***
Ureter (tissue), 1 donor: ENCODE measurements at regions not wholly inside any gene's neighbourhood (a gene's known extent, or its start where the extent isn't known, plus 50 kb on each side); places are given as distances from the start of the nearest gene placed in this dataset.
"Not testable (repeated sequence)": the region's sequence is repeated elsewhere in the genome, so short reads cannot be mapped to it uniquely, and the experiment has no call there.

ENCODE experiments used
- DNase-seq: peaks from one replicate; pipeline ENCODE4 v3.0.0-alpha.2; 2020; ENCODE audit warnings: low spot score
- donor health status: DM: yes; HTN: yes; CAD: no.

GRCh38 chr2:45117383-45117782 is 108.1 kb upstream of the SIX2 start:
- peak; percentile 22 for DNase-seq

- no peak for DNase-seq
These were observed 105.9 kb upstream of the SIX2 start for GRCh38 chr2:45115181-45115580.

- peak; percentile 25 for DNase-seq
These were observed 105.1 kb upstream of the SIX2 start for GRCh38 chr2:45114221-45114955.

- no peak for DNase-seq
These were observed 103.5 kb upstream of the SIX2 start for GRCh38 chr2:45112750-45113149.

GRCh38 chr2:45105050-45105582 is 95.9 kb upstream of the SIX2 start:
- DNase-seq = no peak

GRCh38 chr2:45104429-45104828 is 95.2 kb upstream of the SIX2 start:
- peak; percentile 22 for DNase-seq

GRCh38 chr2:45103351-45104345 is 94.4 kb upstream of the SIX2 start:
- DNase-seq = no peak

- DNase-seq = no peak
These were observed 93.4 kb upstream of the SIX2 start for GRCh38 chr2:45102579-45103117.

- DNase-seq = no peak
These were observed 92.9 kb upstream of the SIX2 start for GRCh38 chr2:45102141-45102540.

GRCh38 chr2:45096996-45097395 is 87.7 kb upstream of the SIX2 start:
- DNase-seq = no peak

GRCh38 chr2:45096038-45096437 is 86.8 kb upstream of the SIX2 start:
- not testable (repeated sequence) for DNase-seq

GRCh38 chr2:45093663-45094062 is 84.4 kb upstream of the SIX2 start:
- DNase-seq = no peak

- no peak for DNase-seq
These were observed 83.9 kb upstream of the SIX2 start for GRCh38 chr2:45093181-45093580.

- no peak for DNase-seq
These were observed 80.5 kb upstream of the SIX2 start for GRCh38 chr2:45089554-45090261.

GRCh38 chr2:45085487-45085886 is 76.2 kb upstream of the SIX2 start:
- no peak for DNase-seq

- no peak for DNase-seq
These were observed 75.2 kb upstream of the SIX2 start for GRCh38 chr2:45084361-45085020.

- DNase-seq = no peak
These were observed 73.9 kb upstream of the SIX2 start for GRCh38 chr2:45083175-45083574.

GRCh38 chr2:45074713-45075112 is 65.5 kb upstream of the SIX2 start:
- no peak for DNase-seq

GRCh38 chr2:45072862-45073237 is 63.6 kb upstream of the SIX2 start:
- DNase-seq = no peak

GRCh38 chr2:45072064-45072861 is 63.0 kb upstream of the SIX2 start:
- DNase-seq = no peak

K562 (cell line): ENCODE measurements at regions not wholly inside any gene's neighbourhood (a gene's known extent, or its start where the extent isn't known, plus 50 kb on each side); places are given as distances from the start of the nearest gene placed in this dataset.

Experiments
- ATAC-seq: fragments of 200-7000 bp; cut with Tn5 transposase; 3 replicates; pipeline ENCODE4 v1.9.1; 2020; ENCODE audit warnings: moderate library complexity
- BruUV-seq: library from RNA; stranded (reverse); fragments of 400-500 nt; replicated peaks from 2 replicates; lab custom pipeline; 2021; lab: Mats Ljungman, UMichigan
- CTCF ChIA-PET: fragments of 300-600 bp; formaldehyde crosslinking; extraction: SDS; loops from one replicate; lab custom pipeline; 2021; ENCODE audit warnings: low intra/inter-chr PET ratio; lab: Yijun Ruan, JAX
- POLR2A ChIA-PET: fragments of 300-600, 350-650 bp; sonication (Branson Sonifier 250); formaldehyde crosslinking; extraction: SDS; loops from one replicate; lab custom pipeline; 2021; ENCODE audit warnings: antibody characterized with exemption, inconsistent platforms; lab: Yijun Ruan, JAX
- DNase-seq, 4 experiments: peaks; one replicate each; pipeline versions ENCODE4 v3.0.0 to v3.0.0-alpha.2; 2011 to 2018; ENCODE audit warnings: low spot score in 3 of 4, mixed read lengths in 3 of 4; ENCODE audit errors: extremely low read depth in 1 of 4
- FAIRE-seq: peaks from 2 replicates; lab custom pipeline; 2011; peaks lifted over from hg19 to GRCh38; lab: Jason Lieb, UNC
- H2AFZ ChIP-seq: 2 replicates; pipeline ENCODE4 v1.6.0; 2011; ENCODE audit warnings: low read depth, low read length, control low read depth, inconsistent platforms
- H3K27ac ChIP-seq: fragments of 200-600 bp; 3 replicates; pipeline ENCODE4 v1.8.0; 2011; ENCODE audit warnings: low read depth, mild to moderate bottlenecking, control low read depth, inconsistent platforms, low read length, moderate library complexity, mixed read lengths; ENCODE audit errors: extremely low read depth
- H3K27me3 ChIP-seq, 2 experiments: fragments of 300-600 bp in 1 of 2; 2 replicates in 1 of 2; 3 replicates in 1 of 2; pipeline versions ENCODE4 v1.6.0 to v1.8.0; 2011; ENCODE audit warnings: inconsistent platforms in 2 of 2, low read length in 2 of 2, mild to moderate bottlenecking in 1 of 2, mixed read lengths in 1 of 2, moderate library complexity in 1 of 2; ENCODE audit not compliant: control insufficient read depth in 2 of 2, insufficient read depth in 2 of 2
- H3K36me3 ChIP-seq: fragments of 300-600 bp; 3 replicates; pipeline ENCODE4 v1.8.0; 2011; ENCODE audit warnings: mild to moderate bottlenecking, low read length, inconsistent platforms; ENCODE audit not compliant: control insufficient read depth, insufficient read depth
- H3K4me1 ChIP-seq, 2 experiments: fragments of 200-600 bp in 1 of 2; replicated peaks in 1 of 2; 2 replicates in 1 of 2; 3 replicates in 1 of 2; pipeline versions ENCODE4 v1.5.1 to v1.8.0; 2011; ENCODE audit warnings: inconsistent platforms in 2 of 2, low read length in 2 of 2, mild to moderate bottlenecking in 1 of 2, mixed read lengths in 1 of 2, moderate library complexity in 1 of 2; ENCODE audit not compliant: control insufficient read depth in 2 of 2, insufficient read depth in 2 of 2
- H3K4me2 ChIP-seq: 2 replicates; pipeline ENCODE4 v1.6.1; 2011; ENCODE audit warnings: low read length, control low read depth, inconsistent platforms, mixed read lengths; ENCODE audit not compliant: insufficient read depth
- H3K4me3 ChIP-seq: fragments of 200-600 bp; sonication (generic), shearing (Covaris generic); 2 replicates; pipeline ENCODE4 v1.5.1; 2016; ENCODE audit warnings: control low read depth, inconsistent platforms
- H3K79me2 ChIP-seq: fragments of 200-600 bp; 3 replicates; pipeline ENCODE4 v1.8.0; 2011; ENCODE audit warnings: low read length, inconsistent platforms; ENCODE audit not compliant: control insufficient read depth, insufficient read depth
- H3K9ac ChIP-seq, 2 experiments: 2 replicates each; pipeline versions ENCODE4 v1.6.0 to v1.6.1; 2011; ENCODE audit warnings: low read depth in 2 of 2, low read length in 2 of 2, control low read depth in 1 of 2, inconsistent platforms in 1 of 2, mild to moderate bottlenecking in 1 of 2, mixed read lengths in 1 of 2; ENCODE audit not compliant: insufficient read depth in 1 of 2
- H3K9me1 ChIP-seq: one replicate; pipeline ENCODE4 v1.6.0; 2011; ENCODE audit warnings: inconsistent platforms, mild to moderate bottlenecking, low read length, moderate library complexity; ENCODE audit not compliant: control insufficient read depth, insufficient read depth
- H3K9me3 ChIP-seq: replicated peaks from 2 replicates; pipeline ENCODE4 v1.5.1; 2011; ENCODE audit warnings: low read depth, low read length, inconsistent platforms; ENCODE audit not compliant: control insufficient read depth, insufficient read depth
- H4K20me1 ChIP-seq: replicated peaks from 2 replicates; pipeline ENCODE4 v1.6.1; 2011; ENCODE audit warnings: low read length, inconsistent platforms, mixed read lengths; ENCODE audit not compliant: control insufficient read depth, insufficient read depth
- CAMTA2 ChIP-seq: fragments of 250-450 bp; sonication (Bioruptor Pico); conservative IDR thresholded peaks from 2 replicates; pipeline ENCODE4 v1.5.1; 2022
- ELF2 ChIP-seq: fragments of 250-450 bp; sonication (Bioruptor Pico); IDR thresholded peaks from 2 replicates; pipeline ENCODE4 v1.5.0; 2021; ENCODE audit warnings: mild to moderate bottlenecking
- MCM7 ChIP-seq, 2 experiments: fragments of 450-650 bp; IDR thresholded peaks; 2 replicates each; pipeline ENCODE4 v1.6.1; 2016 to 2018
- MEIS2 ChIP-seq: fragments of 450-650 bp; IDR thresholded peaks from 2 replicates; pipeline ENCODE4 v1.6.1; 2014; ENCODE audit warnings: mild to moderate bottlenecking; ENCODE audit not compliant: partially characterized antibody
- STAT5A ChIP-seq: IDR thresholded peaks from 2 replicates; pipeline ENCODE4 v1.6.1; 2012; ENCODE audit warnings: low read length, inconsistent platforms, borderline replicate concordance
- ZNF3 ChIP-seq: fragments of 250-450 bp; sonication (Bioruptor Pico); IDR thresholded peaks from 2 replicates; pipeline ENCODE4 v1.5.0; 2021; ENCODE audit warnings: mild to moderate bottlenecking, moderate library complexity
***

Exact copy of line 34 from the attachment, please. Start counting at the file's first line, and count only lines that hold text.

GRCh38 chr2:45085487-45085886 is 76.2 kb upstream of the SIX2 start: